DepEd urges private schools to defer tuition hike

The Department of Education (DepEd) on Thursday, June 25, urged private schools to defer an increase in tuition and other fees for this coming school year, citing the financial difficulties of families and students due to the coronavirus pandemic.

"The Department of Education (DepEd) appeals to private educational institutions in basic education to defer increases in tuition and other miscellaneous fees or charges for School Year 2020-2021 in view of the financial constraints that parents and learners are expected to face due to the COVID-19 pandemic situation," DepEd said in a statement.

DepEd said that while it recognized the needs of private schools to ensure that they give quality education, this "must be balanced with the accessibility of these services to learners, particularly those whose families are experiencing financial difficulties brought by the imposition of necessary COVID-19 management measures."

The DepEd also called for transparency in the structure of tuition fee and other charges after receiving reports that fee increases were “not consistent" with  distance learning.

"We understand that there are new expenses that come with distance learning, but there are also diminished expenses in light of the major change in learning delivery modality," DepEd said. 

On June 10, Education Secretary Leonor Briones said tuition fee increases in private schools should be approved by DepEd's regional directors, and should be "justified." (READ: Tuition fee hike in private schools should be justified – DepEd)


The DepEd also said that it will meet with major private school associations next week to discuss their concerns regarding Department Order No. 13, which set its "non-negotiable" distance learning requirements.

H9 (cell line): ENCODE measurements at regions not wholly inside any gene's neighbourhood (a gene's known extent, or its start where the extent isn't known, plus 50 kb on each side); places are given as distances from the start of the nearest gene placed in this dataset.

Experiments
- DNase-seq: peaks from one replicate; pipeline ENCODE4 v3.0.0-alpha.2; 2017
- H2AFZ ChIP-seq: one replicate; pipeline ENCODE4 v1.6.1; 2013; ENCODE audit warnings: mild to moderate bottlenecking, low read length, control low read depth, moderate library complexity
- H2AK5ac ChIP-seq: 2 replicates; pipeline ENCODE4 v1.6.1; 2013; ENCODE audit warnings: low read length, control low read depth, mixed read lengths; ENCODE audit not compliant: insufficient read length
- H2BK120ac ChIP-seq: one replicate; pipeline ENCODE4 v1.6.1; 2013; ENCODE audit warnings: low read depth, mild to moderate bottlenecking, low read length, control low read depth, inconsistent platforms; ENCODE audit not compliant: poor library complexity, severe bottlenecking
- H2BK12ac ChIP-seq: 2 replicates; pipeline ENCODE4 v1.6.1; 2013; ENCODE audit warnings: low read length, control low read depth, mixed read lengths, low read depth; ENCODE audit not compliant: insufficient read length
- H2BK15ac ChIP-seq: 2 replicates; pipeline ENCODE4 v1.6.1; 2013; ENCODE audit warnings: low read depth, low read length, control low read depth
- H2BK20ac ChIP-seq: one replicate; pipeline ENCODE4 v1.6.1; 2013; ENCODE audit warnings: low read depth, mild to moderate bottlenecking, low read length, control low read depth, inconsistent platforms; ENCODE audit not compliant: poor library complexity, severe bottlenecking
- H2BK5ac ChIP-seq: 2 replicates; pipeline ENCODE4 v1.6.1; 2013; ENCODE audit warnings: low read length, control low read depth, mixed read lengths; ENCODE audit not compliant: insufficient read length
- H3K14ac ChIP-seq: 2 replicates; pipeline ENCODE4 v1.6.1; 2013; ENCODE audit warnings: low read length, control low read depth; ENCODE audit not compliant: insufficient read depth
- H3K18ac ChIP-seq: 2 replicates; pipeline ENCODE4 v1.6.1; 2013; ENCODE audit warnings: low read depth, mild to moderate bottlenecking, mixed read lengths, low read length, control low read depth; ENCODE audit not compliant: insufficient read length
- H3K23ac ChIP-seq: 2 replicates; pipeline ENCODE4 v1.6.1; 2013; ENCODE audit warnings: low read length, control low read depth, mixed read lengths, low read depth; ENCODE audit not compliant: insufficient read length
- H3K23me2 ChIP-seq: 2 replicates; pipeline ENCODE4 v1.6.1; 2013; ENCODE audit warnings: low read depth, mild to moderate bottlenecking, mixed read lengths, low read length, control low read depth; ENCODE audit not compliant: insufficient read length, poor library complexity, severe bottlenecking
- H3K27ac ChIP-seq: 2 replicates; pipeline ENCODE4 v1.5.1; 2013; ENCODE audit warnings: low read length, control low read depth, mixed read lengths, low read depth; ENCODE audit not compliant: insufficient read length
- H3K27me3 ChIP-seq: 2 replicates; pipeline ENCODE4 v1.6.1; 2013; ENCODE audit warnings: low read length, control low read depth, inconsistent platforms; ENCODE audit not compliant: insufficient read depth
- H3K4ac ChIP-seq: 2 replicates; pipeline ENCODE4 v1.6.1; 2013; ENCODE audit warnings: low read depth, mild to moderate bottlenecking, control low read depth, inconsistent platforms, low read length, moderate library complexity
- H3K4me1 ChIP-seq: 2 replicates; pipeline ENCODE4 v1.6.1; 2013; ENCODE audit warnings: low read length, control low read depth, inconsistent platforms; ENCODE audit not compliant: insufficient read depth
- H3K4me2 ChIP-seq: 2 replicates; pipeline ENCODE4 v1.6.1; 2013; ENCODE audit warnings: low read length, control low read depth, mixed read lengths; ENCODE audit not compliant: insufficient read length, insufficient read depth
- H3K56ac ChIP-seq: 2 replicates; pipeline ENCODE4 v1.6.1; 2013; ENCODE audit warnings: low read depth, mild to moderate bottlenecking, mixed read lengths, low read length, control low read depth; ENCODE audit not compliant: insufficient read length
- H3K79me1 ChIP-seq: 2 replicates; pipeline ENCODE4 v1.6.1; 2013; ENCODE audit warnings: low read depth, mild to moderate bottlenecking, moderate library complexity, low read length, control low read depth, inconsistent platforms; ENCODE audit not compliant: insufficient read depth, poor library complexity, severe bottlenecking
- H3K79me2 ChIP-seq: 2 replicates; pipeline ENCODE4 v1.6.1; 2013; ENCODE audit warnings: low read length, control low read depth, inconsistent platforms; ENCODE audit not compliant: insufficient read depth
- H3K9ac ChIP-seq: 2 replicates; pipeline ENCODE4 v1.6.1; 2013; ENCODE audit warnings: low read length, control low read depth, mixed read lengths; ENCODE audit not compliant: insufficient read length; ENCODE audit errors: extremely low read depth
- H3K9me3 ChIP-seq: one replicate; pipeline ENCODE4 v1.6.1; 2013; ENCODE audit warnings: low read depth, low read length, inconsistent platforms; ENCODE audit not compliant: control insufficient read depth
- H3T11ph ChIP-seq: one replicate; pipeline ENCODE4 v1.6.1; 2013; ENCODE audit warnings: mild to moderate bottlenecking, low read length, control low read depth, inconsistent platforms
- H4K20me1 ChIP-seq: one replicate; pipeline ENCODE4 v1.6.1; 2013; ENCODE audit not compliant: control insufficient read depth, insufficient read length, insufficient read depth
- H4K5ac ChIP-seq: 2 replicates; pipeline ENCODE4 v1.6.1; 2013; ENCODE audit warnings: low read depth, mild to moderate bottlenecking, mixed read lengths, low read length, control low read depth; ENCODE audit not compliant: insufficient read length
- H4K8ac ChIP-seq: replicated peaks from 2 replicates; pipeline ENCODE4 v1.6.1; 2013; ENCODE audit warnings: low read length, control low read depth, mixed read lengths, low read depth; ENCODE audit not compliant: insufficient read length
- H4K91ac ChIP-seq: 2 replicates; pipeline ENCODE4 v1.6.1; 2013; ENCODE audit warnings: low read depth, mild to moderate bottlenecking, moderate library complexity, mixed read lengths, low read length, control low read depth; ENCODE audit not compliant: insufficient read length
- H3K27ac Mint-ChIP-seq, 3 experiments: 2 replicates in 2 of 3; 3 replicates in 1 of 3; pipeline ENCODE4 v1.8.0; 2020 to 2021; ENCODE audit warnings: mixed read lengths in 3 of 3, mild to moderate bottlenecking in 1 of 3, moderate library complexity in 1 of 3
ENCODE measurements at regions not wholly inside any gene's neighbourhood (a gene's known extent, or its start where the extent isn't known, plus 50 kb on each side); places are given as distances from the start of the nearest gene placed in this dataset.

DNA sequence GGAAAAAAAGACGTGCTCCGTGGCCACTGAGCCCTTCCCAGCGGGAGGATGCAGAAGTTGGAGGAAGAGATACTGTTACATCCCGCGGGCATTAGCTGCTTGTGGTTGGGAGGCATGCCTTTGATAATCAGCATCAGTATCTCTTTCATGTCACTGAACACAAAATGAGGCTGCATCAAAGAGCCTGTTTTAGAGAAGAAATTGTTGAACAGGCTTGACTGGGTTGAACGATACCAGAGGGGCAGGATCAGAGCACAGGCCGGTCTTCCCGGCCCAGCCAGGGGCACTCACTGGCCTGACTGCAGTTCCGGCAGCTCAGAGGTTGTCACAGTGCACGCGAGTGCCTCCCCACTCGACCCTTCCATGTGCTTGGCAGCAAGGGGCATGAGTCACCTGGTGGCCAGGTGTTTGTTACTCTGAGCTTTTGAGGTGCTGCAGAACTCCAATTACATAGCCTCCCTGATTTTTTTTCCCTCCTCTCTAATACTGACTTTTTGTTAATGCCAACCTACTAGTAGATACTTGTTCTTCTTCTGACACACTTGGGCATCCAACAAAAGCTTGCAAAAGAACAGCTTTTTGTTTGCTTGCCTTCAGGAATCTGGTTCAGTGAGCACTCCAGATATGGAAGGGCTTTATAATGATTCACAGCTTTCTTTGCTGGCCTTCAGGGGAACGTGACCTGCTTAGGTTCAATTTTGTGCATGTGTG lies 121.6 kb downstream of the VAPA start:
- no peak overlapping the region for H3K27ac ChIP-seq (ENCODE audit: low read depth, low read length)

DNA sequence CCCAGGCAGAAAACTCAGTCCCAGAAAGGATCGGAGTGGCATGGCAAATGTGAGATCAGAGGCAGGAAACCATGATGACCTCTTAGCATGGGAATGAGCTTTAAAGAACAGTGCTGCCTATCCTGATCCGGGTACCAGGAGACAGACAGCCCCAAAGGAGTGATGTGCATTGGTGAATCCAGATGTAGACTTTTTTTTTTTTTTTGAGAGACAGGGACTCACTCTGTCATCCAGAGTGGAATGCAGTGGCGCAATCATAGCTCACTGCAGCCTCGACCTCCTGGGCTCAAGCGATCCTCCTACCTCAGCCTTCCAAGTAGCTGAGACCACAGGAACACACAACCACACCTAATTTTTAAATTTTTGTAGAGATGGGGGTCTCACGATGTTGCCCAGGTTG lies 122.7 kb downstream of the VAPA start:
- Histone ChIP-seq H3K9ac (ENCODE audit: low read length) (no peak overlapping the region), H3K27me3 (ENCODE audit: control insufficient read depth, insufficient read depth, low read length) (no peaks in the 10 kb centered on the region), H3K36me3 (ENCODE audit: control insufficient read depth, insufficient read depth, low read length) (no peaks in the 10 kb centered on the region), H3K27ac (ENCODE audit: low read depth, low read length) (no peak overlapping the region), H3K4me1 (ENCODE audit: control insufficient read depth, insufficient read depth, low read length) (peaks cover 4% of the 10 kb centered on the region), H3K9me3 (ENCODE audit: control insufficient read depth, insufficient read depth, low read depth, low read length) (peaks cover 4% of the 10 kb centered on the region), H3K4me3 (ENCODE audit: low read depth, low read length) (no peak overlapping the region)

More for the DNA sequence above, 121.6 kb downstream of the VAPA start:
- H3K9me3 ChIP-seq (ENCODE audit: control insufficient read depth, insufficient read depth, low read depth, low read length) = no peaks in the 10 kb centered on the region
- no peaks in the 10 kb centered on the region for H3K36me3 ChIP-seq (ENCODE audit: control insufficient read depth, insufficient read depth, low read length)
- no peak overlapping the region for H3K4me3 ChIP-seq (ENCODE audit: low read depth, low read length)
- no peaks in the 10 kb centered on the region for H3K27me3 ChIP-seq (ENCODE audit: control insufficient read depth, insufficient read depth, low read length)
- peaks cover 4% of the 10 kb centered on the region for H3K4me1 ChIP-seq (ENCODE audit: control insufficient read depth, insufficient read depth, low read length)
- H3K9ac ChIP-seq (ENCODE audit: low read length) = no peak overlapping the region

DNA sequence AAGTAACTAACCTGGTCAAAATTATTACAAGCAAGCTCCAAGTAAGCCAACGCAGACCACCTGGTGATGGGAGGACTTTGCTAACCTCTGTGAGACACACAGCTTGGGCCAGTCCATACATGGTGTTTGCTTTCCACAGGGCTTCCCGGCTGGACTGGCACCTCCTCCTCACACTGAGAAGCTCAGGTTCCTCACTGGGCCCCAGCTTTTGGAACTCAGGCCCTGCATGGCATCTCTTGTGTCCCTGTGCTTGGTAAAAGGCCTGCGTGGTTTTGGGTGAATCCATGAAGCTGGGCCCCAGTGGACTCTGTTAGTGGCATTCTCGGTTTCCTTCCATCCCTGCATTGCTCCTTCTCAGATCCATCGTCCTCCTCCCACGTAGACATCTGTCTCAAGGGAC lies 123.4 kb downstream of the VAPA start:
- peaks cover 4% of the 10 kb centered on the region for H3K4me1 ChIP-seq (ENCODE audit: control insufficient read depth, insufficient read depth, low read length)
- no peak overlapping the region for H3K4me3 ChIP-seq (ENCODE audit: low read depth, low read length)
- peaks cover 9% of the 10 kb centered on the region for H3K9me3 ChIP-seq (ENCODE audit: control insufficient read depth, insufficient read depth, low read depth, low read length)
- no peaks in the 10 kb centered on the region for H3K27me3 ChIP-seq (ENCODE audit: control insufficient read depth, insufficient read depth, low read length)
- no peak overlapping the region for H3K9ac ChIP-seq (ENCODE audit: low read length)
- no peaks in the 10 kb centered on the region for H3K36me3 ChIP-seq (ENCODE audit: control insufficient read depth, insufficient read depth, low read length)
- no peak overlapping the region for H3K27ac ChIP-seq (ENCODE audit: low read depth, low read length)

The consultation will be held with major private school associations, including the Coordinating Council of Private Educational Associations (Cocopea), Catholic Educational Association of the Philippines (CEAP), Association of Christian Schools, Colleges and Universities (ACSCU), Philippine Association of Colleges and Universities (PACU), and the Federation of Associations of Private School Administrators (FAPSA).

DepEd made the announcement a day after Cocopea urged the department to review its "non-negotiable" requirements on distance learning which, the group said, were finalized without any public consultation.

DepEd also reiterated on Thursday that there will be no "face-to-face" classes for this year "until determined to be safe by the DOH (Department of Health), IATF (Inter-Agency Task Force), and the President."

As of Thursday, DepEd said that over 14 million public and private schools students have signed up for the opening of classes.

The initial enrolees, however, are just a little over half of last year's 27.7 million students.

Enrollment in basic education for school year 2020-2021 is being done remotely through phone, online platforms, and a "drop box system of enrollment," and will last until June 30. (READ: Remote enrollment in basic education will be implemented during pandemic) – 

Bonz Magsambol

Bonz Magsambol is a multimedia reporter for Rappler, covering health, education, and social welfare. He first joined Rappler as a social media producer in 2016.